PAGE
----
Sharing memories of Washington’s character
Posted at 16:48, Monday, January 16, 2023
My friend Phil Edwards recently gave me two articles by the late Dennis Rogers. He was my favorite storyteller from the News and Observer, who died in 2020, but not after writing about Washington, North Carolina. It tells the story of one of Washington’s most beloved characters, Garbo Thatterton.
The first article is about James Boehm, one of Washington’s most decorated World War I pilots. He served as the youngest member of the elite French Flying Corps and a member of the Lafayette Squadron. Jim Boehm was born in Beaufort County in 1900 but left shortly after he turned 17thousand birthday to learn to fly a plane. His bravery at such a young age earned him three French victories Croix de Guerre. Jim also won Military medal, France’s highest medal for bravery, all before his eighteenth birthday. He was shot down and soon after found his way through no man’s land and died. Later that year, his family received the Harmon Trophy, the highest award given to aviators around the world. This is where Garbo Teterton takes the stage.
Mr. Garbo (I’ll call him Garbo) was an artist by trade and always had time for boys. His favorite sport was baseball, but his son Sydney excelled at football. He returned the opening kickoff of the 1966 season 95 yards for a touchdown against Havelock. Phil will tell the story that when he was 12, Garba was responsible for bringing the local Little Tarheel League team to a Washington Senators vs. New York Yankees game in Washington, DC.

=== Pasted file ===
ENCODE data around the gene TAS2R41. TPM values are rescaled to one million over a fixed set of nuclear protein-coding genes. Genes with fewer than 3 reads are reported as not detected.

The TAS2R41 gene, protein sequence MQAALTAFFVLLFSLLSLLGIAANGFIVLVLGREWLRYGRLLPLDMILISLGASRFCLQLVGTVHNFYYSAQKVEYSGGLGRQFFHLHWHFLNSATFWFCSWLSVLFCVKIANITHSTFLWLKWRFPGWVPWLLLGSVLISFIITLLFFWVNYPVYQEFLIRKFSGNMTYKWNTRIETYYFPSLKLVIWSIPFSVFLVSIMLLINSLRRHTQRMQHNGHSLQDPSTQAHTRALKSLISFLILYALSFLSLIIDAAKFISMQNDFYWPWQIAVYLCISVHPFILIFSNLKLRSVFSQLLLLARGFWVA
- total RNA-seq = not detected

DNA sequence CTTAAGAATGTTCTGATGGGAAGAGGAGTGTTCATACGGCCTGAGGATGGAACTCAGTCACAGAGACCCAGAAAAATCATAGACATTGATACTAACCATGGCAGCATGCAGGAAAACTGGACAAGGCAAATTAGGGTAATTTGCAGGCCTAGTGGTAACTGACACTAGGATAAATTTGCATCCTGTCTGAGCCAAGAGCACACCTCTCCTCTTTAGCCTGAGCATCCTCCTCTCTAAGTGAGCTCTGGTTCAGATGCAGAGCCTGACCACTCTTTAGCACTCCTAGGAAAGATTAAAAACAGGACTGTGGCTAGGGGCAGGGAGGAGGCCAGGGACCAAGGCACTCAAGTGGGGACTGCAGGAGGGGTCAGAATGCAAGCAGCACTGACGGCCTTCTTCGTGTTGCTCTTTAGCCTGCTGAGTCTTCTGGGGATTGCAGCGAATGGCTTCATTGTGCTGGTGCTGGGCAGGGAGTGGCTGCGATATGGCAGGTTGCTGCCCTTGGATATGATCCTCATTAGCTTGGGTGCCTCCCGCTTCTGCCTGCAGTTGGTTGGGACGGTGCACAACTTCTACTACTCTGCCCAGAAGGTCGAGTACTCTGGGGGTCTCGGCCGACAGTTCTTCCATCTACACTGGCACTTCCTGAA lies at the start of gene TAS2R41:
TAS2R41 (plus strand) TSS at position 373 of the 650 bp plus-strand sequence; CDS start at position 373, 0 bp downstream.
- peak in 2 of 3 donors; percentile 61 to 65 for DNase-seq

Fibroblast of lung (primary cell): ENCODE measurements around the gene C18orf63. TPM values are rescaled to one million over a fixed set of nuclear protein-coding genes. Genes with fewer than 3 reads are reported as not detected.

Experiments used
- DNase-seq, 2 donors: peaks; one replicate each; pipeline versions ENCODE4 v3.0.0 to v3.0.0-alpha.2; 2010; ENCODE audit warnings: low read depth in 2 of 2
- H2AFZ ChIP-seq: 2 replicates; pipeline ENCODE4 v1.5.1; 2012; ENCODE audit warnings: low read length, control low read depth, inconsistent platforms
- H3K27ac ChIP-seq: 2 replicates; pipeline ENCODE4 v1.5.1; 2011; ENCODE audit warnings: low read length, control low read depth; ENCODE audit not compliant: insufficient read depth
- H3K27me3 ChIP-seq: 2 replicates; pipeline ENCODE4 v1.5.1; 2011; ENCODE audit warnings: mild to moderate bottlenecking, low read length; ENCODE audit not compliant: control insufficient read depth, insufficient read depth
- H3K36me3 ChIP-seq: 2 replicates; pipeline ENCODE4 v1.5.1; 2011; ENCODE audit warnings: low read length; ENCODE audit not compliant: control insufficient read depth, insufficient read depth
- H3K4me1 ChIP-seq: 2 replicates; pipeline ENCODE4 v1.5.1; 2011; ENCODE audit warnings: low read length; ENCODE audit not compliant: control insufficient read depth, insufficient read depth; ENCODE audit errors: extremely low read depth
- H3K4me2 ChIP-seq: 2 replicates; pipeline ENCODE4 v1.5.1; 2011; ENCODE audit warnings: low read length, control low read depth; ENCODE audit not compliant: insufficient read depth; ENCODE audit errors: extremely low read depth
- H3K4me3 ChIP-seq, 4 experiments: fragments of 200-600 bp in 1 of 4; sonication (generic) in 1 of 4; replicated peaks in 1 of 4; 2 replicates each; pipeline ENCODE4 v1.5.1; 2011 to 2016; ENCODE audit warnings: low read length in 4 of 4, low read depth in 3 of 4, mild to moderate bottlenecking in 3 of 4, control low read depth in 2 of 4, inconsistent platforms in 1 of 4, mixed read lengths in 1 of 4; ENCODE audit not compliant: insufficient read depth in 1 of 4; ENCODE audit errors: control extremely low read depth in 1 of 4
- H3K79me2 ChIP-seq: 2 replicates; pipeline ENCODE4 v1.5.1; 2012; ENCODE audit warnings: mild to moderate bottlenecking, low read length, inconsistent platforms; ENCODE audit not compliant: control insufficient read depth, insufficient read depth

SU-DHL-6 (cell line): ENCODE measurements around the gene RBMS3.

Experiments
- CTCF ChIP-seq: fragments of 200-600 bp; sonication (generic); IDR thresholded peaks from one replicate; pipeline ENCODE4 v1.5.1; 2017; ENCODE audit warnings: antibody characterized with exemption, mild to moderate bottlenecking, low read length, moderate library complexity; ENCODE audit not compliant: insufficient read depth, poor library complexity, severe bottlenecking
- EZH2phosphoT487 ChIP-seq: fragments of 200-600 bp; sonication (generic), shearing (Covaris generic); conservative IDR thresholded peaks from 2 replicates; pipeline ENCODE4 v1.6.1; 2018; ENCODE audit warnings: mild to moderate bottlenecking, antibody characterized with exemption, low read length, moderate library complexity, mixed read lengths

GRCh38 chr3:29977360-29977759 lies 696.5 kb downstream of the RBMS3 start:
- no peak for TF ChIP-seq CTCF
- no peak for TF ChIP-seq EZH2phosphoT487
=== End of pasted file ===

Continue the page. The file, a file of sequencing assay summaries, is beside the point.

Garba Teterton loved the youth in our community! He has approached the city council many times about creating a Jim Boehm Youth Center. He lost every time! He did bring the premiere of the film to the Turnage Theater in downtown Washington.
Garbo Teterton had a vision to one day honor his hero, Jim Bowman, with a museum in name only, but the museum would also include athletes. He managed to name the park Veterans. Garbo Teterton, like Bartley Bay, will always be remembered for what he did for the youth of Washington. Many people have benefited from their dreams and their vision.
Thank you, Phil Edwards, for these two articles and for making Garbo Tetterton known, because he was loved by so many, and for one of the greatest storytellers, Dennis Rogers, and for the News and Observer to print it.
They spent time with their best friends and in the best place, Washington, North Carolina! The original Washington!